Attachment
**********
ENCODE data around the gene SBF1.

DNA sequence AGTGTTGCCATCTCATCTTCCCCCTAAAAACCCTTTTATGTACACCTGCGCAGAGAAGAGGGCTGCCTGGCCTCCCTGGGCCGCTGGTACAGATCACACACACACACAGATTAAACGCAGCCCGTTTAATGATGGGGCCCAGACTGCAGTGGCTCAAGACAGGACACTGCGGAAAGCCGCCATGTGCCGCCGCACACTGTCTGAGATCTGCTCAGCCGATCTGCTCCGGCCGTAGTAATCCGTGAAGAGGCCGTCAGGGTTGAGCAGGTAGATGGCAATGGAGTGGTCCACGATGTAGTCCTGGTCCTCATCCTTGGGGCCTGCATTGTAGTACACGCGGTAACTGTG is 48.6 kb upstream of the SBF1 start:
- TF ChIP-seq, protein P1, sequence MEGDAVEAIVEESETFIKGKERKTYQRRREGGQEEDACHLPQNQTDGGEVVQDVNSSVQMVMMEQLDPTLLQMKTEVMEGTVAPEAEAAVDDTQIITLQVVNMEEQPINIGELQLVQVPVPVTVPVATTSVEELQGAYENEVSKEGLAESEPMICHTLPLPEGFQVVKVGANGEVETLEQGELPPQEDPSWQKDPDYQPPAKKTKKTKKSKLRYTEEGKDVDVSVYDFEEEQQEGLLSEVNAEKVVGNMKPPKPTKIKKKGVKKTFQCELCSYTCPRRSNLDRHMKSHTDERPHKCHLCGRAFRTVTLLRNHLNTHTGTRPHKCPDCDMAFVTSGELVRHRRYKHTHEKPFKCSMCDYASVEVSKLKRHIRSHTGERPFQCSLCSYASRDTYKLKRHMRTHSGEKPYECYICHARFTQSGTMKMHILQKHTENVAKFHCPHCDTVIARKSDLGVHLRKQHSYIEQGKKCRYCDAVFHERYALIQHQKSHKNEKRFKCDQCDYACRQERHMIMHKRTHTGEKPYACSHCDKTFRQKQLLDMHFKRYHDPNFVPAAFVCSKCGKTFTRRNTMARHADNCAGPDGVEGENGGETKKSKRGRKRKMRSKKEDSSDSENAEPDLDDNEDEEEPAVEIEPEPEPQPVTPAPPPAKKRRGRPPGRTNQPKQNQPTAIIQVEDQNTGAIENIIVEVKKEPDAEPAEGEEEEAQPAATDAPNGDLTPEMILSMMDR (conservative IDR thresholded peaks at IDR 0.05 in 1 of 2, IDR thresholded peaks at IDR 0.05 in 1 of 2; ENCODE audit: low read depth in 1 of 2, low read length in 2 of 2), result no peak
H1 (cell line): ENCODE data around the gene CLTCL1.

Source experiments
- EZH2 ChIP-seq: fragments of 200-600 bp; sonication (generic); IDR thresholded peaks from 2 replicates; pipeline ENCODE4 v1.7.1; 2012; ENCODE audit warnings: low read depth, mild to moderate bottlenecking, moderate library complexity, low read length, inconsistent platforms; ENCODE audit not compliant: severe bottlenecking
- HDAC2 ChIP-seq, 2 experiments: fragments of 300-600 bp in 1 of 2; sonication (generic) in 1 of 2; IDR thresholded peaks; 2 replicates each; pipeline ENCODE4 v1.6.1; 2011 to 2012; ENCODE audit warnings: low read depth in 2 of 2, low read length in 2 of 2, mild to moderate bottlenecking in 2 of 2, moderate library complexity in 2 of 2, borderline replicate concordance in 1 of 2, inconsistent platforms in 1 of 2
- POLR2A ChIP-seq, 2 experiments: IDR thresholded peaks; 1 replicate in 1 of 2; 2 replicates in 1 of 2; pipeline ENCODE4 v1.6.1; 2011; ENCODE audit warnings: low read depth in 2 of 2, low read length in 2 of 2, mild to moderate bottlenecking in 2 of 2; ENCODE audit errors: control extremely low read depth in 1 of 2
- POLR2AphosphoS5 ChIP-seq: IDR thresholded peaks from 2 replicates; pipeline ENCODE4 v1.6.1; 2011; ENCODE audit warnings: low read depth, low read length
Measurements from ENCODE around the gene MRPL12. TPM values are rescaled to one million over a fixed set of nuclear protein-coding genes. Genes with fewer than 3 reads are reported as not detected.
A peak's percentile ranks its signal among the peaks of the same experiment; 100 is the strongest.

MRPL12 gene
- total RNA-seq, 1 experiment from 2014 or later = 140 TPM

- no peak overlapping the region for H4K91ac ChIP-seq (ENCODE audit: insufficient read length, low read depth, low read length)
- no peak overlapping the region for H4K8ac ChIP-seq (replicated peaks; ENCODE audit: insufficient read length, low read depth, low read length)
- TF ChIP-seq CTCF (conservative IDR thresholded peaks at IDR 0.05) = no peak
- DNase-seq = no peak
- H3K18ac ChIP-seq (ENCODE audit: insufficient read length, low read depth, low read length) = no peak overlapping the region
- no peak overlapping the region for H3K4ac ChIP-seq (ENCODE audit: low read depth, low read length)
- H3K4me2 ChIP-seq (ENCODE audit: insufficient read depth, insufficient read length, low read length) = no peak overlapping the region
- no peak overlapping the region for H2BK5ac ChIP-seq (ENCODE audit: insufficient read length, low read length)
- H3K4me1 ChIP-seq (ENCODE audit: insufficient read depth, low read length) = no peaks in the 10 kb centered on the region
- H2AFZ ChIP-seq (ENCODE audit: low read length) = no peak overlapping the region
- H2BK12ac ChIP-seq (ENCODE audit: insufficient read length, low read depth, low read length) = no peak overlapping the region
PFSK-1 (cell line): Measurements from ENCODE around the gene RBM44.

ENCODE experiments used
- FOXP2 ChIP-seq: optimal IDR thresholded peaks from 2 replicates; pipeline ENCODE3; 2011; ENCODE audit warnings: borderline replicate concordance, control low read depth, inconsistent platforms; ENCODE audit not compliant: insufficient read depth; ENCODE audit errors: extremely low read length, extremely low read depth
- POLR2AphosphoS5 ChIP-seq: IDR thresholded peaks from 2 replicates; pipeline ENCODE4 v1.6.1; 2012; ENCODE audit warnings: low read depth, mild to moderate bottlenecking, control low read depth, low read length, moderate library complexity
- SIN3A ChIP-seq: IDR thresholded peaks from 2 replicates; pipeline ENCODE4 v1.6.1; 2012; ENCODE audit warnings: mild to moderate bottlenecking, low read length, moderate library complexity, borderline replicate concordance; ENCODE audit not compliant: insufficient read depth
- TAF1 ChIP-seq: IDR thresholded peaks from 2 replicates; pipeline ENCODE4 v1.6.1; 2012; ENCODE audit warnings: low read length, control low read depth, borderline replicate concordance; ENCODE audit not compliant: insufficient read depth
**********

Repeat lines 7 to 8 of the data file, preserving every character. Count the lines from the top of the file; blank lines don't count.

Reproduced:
- HDAC2 ChIP-seq, 2 experiments: fragments of 300-600 bp in 1 of 2; sonication (generic) in 1 of 2; IDR thresholded peaks; 2 replicates each; pipeline ENCODE4 v1.6.1; 2011 to 2012; ENCODE audit warnings: low read depth in 2 of 2, low read length in 2 of 2, mild to moderate bottlenecking in 2 of 2, moderate library complexity in 2 of 2, borderline replicate concordance in 1 of 2, inconsistent platforms in 1 of 2
- POLR2A ChIP-seq, 2 experiments: IDR thresholded peaks; 1 replicate in 1 of 2; 2 replicates in 1 of 2; pipeline ENCODE4 v1.6.1; 2011; ENCODE audit warnings: low read depth in 2 of 2, low read length in 2 of 2, mild to moderate bottlenecking in 2 of 2; ENCODE audit errors: control extremely low read depth in 1 of 2